Title

Synergetic Health Effects of Radon with Electronic Cigarette Vapor

Presenter Information

Eric D. Carlson

Department

Nuclear Engineering and Radiation Science

Major

Nuclear Engineering

Research Advisor

Castano, Carlos H.
Liu, Xin (Mining & Nuclear Engr)

Advisor's Department

Nuclear Engineering and Radiation Science

Funding Source

OURE Research Fund; New Professor Research Fund (Dr. Xin Liu)

Abstract

The two leading causes of lung cancer in the US are from smoke inhalation (particularly cigarette smoke) and the inhalation of radon gas. Already known from pre-existing research is that there is a synergetic effect between cigarette smoke and radon, causing an increased rate of radon being absorbed by the lungs. This research project deals with determining whether there is a similar synergetic effect between electronic cigarette vapor and radon gas. Results have found no statistically significant synergy between electronic cigarette vapor and radon, while by the same methodology finding a synergy between classical cigarette smoke and radon (62.12 cpm, s = 24.86 cmp).

Biography

Eric D. Carlson is a senior at Missouri S&T pursuing a BS in Nuclear Engineering. He is involved in several on-campus organizations, such as the American Nuclear Society (for which he is the Outreach Chair) and Women in Nuclear. He is actively performing undergraduate research for NE professors Dr. Xin Liu and Dr. Carlos Castano on the radiological health effects of e-cigs, as well as performing research on the effects of thermal aging on friction stir welded copper. He is as well the criticality subgroup lead for his senior design team, responsible for the design of the group’s reactor, team TRUCKERS.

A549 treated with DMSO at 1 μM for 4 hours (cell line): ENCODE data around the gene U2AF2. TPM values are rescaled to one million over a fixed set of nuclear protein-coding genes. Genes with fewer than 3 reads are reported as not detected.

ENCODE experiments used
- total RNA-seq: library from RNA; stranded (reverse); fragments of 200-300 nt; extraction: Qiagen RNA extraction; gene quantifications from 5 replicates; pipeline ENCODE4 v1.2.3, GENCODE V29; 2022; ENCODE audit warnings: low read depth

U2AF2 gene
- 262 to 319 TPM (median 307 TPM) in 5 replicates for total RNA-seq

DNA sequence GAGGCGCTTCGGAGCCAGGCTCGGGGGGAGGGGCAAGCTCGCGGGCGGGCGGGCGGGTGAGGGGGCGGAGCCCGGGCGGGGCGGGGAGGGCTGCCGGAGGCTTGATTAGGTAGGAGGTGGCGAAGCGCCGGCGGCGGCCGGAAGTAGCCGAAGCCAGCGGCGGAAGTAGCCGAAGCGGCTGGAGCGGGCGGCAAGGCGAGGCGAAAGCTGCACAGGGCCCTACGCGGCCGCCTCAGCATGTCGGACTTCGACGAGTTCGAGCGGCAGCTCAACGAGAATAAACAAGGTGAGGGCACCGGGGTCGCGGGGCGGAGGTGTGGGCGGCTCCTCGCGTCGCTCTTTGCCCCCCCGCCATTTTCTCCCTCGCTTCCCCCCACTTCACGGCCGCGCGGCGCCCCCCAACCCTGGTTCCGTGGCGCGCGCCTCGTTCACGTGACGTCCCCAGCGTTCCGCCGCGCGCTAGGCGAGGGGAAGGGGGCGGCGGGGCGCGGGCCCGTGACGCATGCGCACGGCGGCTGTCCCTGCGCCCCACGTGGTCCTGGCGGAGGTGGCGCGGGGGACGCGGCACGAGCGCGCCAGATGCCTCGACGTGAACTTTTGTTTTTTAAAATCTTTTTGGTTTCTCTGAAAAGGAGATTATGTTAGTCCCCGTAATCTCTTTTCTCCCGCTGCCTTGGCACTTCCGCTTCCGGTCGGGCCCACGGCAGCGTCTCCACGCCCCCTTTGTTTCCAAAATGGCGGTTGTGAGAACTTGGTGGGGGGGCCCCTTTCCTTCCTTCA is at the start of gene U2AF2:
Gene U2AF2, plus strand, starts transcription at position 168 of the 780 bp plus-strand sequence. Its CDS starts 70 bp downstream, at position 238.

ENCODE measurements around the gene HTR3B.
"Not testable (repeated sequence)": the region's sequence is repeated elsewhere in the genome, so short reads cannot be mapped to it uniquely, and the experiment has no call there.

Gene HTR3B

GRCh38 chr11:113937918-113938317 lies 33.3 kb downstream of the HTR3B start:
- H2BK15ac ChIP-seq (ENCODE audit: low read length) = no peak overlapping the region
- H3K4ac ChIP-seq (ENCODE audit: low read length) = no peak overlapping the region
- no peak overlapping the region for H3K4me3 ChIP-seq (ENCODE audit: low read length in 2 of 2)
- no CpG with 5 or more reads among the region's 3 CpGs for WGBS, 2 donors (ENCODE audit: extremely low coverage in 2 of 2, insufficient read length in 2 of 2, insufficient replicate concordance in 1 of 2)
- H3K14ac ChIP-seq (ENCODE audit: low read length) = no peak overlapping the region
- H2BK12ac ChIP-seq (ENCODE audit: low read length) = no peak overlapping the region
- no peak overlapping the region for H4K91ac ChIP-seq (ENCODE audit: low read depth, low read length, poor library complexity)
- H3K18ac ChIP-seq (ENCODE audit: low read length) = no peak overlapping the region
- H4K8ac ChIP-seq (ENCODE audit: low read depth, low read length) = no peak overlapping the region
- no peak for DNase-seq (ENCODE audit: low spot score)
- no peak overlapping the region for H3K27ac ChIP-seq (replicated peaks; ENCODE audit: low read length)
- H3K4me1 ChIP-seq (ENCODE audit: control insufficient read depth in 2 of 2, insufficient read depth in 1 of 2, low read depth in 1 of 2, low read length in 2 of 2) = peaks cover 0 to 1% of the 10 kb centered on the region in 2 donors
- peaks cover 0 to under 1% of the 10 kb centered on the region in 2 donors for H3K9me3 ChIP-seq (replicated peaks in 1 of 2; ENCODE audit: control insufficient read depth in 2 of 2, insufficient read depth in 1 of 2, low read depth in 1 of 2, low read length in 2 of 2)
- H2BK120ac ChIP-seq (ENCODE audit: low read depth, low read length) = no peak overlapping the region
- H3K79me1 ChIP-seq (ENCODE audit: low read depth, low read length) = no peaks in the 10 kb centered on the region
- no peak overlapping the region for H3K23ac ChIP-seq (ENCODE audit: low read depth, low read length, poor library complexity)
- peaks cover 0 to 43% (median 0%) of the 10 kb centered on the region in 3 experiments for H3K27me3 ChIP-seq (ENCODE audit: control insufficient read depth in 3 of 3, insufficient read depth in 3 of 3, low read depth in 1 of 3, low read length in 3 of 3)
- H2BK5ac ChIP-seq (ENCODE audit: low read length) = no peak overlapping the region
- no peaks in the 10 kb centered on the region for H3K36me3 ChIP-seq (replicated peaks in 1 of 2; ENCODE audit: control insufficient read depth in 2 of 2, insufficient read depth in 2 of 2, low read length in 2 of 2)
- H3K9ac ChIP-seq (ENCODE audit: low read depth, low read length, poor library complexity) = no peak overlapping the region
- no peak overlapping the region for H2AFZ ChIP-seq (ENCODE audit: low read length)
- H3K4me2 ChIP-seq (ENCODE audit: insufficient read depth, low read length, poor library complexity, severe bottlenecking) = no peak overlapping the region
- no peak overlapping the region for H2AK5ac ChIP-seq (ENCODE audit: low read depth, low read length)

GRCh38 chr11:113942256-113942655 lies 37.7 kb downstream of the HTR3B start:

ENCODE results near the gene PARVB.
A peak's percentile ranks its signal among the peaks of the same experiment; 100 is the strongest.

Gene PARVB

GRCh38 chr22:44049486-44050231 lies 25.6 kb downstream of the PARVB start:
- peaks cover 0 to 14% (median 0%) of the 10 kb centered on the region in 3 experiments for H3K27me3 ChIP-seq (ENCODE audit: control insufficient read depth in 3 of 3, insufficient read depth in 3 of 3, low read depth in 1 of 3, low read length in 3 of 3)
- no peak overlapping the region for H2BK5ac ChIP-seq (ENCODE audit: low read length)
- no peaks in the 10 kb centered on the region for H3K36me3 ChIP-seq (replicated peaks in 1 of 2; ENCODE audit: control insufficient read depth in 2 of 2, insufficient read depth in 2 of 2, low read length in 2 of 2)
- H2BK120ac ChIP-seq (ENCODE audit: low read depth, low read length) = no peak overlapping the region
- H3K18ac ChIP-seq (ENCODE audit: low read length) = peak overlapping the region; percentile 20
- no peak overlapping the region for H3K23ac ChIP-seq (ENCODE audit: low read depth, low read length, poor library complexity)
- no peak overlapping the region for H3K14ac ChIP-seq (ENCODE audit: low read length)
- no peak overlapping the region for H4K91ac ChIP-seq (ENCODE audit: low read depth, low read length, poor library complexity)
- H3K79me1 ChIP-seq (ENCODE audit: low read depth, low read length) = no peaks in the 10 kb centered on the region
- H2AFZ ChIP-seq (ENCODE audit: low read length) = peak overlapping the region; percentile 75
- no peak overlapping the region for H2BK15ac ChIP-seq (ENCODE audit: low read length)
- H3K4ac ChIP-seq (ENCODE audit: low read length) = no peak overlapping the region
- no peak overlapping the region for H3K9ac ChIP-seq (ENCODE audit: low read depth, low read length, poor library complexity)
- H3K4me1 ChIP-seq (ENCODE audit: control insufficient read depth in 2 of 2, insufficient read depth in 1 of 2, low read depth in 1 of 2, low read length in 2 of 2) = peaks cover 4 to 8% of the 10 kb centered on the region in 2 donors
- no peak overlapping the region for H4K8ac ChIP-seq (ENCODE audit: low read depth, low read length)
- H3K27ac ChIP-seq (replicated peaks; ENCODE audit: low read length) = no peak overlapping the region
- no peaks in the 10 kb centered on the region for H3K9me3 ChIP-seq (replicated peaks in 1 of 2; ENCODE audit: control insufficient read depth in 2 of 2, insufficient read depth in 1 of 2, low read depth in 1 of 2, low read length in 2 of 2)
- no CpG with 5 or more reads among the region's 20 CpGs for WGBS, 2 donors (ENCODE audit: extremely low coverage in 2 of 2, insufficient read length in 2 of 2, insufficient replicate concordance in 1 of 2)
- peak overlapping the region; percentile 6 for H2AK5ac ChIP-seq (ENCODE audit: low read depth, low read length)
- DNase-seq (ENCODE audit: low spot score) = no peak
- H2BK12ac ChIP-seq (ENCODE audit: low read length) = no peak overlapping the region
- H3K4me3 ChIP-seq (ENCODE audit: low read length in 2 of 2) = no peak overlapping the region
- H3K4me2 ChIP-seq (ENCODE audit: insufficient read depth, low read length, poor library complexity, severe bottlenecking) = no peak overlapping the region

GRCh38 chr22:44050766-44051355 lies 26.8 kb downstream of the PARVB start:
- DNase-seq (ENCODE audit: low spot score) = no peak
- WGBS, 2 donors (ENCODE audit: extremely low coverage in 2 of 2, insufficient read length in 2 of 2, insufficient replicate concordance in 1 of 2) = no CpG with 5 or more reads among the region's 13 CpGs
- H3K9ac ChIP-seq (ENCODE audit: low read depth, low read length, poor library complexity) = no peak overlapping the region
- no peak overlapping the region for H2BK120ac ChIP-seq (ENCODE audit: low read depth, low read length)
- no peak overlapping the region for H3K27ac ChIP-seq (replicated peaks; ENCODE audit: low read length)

Research Category

Engineering

Presentation Type

Poster Presentation

Document Type

Poster

Location

Upper Atrium/Hall

Presentation Date

15 Apr 2015, 1:00 pm - 3:00 pm

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Apr 15th, 1:00 PM Apr 15th, 3:00 PM

Synergetic Health Effects of Radon with Electronic Cigarette Vapor

Upper Atrium/Hall

The two leading causes of lung cancer in the US are from smoke inhalation (particularly cigarette smoke) and the inhalation of radon gas. Already known from pre-existing research is that there is a synergetic effect between cigarette smoke and radon, causing an increased rate of radon being absorbed by the lungs. This research project deals with determining whether there is a similar synergetic effect between electronic cigarette vapor and radon gas. Results have found no statistically significant synergy between electronic cigarette vapor and radon, while by the same methodology finding a synergy between classical cigarette smoke and radon (62.12 cpm, s = 24.86 cmp).